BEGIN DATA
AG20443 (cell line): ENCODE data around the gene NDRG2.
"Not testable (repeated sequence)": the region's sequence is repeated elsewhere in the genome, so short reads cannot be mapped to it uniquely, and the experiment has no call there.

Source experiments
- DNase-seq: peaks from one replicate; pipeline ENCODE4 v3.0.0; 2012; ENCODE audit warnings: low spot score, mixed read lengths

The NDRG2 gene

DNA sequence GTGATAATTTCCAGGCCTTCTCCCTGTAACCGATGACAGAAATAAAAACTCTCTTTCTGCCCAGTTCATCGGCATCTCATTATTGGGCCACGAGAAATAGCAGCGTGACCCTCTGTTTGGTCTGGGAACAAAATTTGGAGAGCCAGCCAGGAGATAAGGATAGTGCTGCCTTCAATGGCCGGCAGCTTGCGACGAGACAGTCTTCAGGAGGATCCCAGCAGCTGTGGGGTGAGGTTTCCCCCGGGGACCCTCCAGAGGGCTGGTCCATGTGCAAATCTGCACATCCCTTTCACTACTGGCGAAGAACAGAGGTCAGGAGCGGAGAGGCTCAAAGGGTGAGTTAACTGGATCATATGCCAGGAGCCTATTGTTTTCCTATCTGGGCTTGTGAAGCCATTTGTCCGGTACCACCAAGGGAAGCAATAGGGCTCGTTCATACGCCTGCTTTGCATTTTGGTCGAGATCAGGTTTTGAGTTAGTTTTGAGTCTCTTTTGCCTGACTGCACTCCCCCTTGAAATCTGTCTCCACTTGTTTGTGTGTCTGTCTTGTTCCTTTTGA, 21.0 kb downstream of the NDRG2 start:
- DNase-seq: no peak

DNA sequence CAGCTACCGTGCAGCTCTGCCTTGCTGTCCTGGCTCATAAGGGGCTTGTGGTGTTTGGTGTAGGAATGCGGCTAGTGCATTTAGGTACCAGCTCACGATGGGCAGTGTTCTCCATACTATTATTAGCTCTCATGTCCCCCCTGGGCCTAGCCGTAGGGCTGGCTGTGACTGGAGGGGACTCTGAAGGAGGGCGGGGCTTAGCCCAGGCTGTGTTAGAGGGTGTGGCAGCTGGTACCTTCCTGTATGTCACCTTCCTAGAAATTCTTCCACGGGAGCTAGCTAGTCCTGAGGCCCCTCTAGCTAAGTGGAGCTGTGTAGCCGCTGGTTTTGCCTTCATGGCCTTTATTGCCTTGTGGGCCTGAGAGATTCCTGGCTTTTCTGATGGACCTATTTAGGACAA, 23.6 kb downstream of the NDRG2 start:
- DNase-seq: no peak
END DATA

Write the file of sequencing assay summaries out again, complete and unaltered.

AG20443 (cell line): ENCODE data around the gene NDRG2.
"Not testable (repeated sequence)": the region's sequence is repeated elsewhere in the genome, so short reads cannot be mapped to it uniquely, and the experiment has no call there.

Source experiments
- DNase-seq: peaks from one replicate; pipeline ENCODE4 v3.0.0; 2012; ENCODE audit warnings: low spot score, mixed read lengths

The NDRG2 gene

DNA sequence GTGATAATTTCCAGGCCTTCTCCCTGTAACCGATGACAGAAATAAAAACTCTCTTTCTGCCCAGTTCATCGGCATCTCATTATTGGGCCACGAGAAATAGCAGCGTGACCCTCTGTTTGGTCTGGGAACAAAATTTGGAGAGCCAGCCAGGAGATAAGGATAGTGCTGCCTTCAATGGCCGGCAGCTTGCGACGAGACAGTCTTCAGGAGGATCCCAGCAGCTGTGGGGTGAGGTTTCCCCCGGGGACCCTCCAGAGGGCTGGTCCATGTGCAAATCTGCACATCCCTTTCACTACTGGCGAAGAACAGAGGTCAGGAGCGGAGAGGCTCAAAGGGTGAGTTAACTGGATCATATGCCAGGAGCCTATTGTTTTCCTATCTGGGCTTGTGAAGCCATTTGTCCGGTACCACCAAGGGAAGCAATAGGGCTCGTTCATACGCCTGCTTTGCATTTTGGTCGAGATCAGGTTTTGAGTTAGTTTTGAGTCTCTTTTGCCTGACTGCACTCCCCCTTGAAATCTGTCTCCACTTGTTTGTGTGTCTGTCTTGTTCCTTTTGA, 21.0 kb downstream of the NDRG2 start:
- DNase-seq: no peak

DNA sequence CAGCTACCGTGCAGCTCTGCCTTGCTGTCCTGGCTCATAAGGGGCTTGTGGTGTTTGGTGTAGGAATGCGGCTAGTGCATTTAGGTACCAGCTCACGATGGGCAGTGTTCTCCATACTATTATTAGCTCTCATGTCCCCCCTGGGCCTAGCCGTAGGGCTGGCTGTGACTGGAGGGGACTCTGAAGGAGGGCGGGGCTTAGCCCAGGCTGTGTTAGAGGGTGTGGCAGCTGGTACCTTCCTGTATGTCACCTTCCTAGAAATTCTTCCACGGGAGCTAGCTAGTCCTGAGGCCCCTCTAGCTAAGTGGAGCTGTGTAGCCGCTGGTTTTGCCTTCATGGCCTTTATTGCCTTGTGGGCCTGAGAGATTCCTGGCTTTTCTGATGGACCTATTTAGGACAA, 23.6 kb downstream of the NDRG2 start:
- DNase-seq: no peak